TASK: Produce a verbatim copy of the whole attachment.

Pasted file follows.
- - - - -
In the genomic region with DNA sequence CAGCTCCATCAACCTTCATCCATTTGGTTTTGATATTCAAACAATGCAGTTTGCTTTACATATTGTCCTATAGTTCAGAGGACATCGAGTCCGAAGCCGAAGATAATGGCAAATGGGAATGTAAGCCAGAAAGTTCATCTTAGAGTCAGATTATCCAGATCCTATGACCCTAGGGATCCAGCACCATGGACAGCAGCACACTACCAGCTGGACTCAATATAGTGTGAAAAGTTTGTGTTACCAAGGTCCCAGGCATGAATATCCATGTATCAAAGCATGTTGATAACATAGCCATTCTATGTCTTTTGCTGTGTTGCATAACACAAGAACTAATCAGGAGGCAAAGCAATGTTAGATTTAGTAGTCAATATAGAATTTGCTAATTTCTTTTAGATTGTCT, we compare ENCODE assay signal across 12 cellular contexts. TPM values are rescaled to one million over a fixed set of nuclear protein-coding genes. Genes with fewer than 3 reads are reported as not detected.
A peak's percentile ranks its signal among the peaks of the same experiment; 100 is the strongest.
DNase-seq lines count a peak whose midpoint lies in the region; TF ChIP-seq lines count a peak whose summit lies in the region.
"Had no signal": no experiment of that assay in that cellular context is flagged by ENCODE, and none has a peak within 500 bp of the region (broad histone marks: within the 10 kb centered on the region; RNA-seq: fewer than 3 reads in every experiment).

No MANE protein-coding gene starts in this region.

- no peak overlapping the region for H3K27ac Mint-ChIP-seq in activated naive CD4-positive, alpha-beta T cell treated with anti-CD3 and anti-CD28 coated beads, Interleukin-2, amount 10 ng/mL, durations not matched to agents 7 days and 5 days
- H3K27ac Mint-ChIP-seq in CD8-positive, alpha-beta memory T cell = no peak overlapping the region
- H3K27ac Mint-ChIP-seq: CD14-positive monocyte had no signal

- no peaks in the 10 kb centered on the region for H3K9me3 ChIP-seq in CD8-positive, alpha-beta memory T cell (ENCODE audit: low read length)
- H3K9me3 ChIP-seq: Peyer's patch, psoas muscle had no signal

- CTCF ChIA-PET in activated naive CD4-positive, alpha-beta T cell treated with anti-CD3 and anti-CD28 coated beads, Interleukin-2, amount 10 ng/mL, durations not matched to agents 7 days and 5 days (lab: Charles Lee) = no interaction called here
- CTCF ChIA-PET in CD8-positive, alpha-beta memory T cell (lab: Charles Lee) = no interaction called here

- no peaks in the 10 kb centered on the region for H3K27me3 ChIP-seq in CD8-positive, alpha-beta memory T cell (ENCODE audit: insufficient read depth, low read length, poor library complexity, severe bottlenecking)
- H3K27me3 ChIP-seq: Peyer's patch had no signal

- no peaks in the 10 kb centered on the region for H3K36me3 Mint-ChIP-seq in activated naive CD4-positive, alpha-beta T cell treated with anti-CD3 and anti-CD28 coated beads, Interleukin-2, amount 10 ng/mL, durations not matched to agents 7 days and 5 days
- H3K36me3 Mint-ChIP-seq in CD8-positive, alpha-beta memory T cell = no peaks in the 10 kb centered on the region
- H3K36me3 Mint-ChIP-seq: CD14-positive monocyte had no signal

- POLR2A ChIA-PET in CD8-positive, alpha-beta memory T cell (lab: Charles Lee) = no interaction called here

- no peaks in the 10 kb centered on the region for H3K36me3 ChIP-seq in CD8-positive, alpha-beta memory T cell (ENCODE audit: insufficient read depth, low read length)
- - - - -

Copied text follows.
In the genomic region with DNA sequence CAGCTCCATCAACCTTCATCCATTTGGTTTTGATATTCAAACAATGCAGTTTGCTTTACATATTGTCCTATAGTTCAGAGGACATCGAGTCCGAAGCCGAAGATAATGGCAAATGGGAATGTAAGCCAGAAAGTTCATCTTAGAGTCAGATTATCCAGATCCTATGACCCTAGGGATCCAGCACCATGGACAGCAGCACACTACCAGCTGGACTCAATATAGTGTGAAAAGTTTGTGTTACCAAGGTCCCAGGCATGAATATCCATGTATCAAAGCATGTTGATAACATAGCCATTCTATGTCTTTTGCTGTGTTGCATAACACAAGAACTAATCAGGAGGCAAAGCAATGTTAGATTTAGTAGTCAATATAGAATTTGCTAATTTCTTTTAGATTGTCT, we compare ENCODE assay signal across 12 cellular contexts. TPM values are rescaled to one million over a fixed set of nuclear protein-coding genes. Genes with fewer than 3 reads are reported as not detected.
A peak's percentile ranks its signal among the peaks of the same experiment; 100 is the strongest.
DNase-seq lines count a peak whose midpoint lies in the region; TF ChIP-seq lines count a peak whose summit lies in the region.
"Had no signal": no experiment of that assay in that cellular context is flagged by ENCODE, and none has a peak within 500 bp of the region (broad histone marks: within the 10 kb centered on the region; RNA-seq: fewer than 3 reads in every experiment).

No MANE protein-coding gene starts in this region.

- no peak overlapping the region for H3K27ac Mint-ChIP-seq in activated naive CD4-positive, alpha-beta T cell treated with anti-CD3 and anti-CD28 coated beads, Interleukin-2, amount 10 ng/mL, durations not matched to agents 7 days and 5 days
- H3K27ac Mint-ChIP-seq in CD8-positive, alpha-beta memory T cell = no peak overlapping the region
- H3K27ac Mint-ChIP-seq: CD14-positive monocyte had no signal

- no peaks in the 10 kb centered on the region for H3K9me3 ChIP-seq in CD8-positive, alpha-beta memory T cell (ENCODE audit: low read length)
- H3K9me3 ChIP-seq: Peyer's patch, psoas muscle had no signal

- CTCF ChIA-PET in activated naive CD4-positive, alpha-beta T cell treated with anti-CD3 and anti-CD28 coated beads, Interleukin-2, amount 10 ng/mL, durations not matched to agents 7 days and 5 days (lab: Charles Lee) = no interaction called here
- CTCF ChIA-PET in CD8-positive, alpha-beta memory T cell (lab: Charles Lee) = no interaction called here

- no peaks in the 10 kb centered on the region for H3K27me3 ChIP-seq in CD8-positive, alpha-beta memory T cell (ENCODE audit: insufficient read depth, low read length, poor library complexity, severe bottlenecking)
- H3K27me3 ChIP-seq: Peyer's patch had no signal

- no peaks in the 10 kb centered on the region for H3K36me3 Mint-ChIP-seq in activated naive CD4-positive, alpha-beta T cell treated with anti-CD3 and anti-CD28 coated beads, Interleukin-2, amount 10 ng/mL, durations not matched to agents 7 days and 5 days
- H3K36me3 Mint-ChIP-seq in CD8-positive, alpha-beta memory T cell = no peaks in the 10 kb centered on the region
- H3K36me3 Mint-ChIP-seq: CD14-positive monocyte had no signal

- POLR2A ChIA-PET in CD8-positive, alpha-beta memory T cell (lab: Charles Lee) = no interaction called here

- no peaks in the 10 kb centered on the region for H3K36me3 ChIP-seq in CD8-positive, alpha-beta memory T cell (ENCODE audit: insufficient read depth, low read length)